The inner-most planet, moving swiftly in a tide-locked orbit around the sun. Half a sea of molten rock, half a frozen tundra, with communities of mystics scattered along the barely-livable meridian. A few trading outposts have been placed on this planet.

The native population of Horus are almost entirely of Egyptian stock, and most follow a nearly Gnostic version of classical Egyptian religion. There is a small Semetic minority, practicing a religion that is vaguely Abrahamic, but quite distinct from Terran religions.

The culture of the Mystics disdains most technology in everyday life, but is not unwilling to make use of it in emergencies.


The Mystics of Horus can see the future, or into the minds of others…provided the price is right.

On Horus, any Agent may exchange Luck or Starlight for Secrets on a 1-to-1 basis.

Luck is Trump on Horus

Recent History

Most of the orders on Horus are reclusive and insular even during the best of times. During the Martian War, even the more outward-looking of them remained steadfastly neutral, providing medicine and succor to the wounded of both sides.


Here are a few examples of Sites that can be used for Incidents on Horus. Feel free to go beyond these as the Narrator of Horus if you choose.

● Trading Posts (any) – All of the powers do some trade on Horus, for information or artifacts.

● Pilgrimages (any Terran)- Some religiously-inclined people have chosen to adopt the beliefs of the Mystics, or co-opt them into their own belief systems.

● Archaeological Digs (any) – While the Mystics show disinterest in the ancient ruins long the habitable ring, most other powers find them fascinating.

● Shipwreck (any) – Landing on Horus is more difficult than on any other planet, and the surface outside of the ring more dangerous, but wrecks may be survivable if help arrives quickly.

● Monestary (Order of Hotep)


The Planet Horus is about information. Incidents and Outcomes here should likewise revolve around information: long-buried secrets, communication, prophecies, and conspiracies should inform play here. Here are a few idea seeds for Horus Incidents:

● A Mystic has seen corruption at the Imperial Academies of the Undying Empire. Will the news be suppressed or made public? Will either France or the Undying Empire have the audacity to violate the Mystic’s Order’s sovereignty, risking a war?

● Mercenaries in support of one side in a brushfire war on another planet seek to buy knowledge of the other side’s plans. Will they succeed and end the war on their terms, or cause it to escalate and spread? And what interest do the Superpowers hold in the outcome?

●A working piece of prehuman technology has been discovered in an ancient ruin, one powerful enough to alter the balance of power. What price will be paid to keep it out of-or into- the wrong hands?

●Pilgrims from different religions compete over what they both claim is a Holy Site on Horus. The Mystics, vehemently against the idea of war on their planet but powerless to stop it on their own, seek assistance from the Superpowers.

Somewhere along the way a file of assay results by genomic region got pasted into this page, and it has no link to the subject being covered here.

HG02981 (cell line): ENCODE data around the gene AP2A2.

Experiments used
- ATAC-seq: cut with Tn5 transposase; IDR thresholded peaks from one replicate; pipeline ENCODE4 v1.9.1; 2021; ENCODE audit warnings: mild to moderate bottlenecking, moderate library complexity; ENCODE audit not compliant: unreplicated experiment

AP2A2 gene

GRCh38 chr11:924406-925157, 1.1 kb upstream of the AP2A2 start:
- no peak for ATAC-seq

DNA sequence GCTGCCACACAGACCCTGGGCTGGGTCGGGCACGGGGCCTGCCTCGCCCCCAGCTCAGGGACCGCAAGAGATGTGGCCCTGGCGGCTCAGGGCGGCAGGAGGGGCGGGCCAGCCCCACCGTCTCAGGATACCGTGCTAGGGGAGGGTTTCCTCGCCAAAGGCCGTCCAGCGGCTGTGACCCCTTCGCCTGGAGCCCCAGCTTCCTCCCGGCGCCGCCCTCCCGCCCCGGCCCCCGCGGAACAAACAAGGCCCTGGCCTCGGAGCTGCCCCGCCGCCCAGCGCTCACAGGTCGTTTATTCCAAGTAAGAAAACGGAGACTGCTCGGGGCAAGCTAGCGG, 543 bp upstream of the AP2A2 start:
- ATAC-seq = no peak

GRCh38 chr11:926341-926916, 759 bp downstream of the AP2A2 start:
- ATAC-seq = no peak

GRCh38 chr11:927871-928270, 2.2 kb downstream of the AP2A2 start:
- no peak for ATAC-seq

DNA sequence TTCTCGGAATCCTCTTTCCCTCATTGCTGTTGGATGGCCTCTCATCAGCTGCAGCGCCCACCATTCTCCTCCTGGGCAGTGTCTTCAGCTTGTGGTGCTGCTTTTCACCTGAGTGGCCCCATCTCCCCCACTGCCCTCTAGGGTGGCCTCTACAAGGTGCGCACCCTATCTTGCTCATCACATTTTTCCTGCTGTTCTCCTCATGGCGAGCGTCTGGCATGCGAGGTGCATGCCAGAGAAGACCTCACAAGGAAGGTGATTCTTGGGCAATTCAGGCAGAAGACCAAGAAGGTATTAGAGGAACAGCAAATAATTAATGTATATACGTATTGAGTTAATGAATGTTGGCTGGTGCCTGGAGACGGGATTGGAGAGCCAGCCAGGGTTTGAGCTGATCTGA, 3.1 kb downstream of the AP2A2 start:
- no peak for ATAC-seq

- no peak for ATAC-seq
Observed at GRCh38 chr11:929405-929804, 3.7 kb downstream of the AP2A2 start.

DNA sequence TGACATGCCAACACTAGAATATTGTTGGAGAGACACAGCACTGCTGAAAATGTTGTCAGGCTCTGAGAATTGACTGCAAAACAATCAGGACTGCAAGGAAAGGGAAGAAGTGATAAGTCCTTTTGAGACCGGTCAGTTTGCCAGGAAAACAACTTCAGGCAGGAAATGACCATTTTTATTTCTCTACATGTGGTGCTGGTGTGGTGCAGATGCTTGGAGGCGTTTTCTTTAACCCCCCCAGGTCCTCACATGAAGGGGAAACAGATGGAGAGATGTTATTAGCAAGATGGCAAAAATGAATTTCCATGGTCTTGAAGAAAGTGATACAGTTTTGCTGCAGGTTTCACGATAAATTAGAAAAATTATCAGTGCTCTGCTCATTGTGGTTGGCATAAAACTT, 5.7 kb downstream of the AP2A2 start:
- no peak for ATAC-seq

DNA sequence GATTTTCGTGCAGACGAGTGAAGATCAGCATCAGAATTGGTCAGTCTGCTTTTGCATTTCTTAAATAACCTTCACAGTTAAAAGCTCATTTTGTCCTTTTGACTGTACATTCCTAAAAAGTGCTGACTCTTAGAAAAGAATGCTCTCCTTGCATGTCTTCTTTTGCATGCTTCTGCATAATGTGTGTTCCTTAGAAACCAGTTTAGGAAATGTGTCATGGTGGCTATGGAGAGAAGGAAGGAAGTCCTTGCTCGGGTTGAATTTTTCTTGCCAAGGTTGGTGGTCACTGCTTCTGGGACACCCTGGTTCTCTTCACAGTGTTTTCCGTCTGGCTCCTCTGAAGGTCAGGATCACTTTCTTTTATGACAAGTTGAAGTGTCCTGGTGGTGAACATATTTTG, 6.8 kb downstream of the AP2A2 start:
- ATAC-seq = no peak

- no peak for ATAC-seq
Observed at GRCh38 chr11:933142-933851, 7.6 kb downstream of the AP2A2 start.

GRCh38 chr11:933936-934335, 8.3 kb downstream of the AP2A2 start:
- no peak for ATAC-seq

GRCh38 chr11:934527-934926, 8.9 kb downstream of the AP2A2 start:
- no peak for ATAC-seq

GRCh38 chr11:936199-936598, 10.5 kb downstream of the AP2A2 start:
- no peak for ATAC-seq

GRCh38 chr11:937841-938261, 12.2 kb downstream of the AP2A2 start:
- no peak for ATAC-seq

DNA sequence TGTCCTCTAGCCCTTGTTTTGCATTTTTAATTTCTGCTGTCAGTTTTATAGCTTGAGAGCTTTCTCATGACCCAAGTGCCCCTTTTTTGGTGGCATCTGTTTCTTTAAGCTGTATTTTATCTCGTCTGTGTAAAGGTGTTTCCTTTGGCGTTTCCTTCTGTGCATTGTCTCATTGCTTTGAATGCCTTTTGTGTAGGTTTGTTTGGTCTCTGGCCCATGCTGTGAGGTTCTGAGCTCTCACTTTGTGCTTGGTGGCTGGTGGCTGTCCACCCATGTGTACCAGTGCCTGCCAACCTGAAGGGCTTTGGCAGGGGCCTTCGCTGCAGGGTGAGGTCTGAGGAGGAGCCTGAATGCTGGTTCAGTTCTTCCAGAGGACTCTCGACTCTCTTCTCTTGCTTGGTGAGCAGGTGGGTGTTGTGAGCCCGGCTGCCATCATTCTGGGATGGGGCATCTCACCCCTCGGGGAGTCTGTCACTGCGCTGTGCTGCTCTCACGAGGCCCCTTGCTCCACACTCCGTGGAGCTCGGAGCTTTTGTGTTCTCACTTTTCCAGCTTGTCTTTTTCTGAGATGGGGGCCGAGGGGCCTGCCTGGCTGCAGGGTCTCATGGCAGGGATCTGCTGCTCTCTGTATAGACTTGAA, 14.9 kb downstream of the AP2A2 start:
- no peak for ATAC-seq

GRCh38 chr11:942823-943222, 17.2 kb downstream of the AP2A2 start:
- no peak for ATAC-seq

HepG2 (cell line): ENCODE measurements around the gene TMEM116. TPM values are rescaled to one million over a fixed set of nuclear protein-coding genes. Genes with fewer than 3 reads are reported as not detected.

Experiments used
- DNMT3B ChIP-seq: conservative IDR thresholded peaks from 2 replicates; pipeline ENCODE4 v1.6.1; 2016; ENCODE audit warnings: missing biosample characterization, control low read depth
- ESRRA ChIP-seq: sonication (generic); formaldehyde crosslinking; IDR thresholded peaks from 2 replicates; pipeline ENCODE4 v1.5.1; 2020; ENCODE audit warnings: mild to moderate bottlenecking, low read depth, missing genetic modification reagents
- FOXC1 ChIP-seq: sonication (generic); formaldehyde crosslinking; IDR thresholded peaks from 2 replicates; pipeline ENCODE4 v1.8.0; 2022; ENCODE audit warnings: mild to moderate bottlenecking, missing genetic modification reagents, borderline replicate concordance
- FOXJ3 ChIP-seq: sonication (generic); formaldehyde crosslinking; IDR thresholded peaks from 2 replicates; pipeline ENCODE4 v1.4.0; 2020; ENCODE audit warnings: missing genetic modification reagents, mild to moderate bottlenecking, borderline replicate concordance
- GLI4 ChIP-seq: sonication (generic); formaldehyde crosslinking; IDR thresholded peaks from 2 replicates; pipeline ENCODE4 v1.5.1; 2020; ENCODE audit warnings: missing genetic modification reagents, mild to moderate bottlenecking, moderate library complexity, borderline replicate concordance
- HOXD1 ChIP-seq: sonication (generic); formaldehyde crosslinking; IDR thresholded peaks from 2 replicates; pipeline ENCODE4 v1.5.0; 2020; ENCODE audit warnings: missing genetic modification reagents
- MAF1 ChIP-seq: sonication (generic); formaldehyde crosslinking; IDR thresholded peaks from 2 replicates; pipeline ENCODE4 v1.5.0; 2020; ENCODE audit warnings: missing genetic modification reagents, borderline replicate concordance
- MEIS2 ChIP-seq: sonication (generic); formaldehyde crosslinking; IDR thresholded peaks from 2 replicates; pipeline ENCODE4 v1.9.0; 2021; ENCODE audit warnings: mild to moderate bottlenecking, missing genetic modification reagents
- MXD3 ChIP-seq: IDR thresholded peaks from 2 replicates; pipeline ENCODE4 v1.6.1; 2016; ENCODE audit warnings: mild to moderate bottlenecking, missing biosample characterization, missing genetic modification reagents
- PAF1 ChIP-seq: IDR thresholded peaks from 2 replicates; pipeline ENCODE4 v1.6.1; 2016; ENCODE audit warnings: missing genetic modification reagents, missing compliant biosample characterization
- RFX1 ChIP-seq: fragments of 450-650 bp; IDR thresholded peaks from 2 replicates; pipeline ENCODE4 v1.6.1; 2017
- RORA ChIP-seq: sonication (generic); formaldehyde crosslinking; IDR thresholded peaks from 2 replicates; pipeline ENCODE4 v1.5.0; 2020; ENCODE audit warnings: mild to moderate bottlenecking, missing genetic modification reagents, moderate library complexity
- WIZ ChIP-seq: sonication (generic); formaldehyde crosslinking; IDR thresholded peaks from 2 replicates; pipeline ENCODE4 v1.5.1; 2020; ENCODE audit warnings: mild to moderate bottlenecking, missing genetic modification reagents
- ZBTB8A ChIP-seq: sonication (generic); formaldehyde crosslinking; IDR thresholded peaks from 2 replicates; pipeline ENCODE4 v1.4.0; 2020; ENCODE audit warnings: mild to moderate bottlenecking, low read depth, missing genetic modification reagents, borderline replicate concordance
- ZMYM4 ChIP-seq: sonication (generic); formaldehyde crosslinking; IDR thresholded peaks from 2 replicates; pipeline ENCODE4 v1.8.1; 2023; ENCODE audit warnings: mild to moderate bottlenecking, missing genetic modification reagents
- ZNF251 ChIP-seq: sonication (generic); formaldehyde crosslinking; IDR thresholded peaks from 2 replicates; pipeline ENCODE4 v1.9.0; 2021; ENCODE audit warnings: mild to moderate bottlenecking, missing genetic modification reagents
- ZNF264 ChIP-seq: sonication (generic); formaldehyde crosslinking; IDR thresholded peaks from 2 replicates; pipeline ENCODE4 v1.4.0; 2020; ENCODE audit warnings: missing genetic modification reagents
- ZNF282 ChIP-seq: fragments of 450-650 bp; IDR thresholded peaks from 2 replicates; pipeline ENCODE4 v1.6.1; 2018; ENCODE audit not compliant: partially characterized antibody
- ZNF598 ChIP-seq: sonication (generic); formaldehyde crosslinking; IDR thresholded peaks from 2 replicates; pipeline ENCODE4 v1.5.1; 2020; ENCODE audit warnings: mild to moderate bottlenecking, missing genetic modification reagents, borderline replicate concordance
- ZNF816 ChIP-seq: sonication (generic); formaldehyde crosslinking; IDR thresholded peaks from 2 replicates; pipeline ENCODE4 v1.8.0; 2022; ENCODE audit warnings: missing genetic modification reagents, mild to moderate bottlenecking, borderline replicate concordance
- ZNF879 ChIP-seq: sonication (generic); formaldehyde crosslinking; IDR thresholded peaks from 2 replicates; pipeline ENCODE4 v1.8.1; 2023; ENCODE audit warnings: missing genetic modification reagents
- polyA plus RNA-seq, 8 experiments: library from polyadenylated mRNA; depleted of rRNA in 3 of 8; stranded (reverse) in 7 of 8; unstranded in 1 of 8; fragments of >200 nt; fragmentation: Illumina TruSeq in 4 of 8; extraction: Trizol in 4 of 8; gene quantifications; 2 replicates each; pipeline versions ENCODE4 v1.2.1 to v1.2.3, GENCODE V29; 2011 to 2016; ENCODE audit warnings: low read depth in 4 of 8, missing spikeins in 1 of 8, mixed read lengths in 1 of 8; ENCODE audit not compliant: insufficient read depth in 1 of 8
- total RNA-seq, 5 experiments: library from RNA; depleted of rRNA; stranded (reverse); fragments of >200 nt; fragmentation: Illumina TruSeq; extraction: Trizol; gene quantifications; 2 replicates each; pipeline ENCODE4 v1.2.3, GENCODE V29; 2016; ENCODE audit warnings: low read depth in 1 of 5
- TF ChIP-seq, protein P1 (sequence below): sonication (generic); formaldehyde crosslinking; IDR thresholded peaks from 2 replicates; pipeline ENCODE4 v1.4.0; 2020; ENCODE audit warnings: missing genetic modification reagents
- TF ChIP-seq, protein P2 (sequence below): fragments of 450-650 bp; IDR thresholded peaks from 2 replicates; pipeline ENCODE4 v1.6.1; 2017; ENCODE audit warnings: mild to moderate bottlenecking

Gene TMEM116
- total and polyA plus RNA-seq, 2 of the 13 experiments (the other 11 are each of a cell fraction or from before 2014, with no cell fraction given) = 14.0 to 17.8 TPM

●Diplomats seeking to end a long-time conflict have agreed to meet on neutral ground, on Horus. But one of the ambassador’s Seabird has suffered a malfunction, crashing it in the lifeless tundra or sweltering deserts beyond the habitable ring. Can they be rescued? And who might benefit if they aren’t?


The only spacefaring Power on Horus is the Order of Hotep. Their brand of Mysticism has lead them to intimate knowledge of medicine and the human body, skills they provide freely to those in need.

Mappa Mundorum: Status Update

September 9, 2009

Work on the First Draft proceeds.  In paricular, I’ve written up the introduction, an Overview, the Background, the setup rules (apart from the online Agenda selection, since that’s not yet satisfactory), and the Map/Ship/Movement rules.   If I write more today, I’ll skip ahead and do at least one Planet writeup, changing gears to a mostly flavor section for a while.  I’ve got the five of them to do, plus the Incident rules, and then I’m mostly done.  (I may revisit the sample map, since I need to put some Great Solar Storms on it and that may inform some more interesting paths.)

Not much has changed, rules-wise, since the posts where they came up.  I have decided to rename the Magic Resource “Starlight”, which works better flavor-wise and lets me claim the last Ingredient, which was an odd one not to have in a pseudo-SF setting like this one anyhow, but didn’t feel comfortable claiming simply on the basis of the Sun being a fairly strong presence.  I like the flavor of the new name, anyhow.

Crying Wolfman: Private, Random Distribution Problem

September 9, 2009

In my game there are five players, and six Agendas (victory conditions, basically).  I need to distribute them in a random, private manner: each player should know their own and only their own Agenda, and nobody should know which Agenda went unchosen.  In a face-to-face game, this is an utterly trivial problem: deal out five of six shuffled face-down cards and hide the last card away.

The problem is that I’m trying for the Al Gore award, with the game playable in a group of blogs.  So the tools I have are public, signed posts, signed comments, anonymous comments, and  temporarily screened comments.  And I’m willing to use the honor system in general, but not to the extent of expecting players to  not notice something that is blindingly obvious.  I can come up with procedures that do most of what I need to using those tools, but in all of them either everybody knows the unchosen Agenda or else one person knows and everyone else has it narrowed down to two possibilities.  Is there an obvious solution here that I’m missing somehow?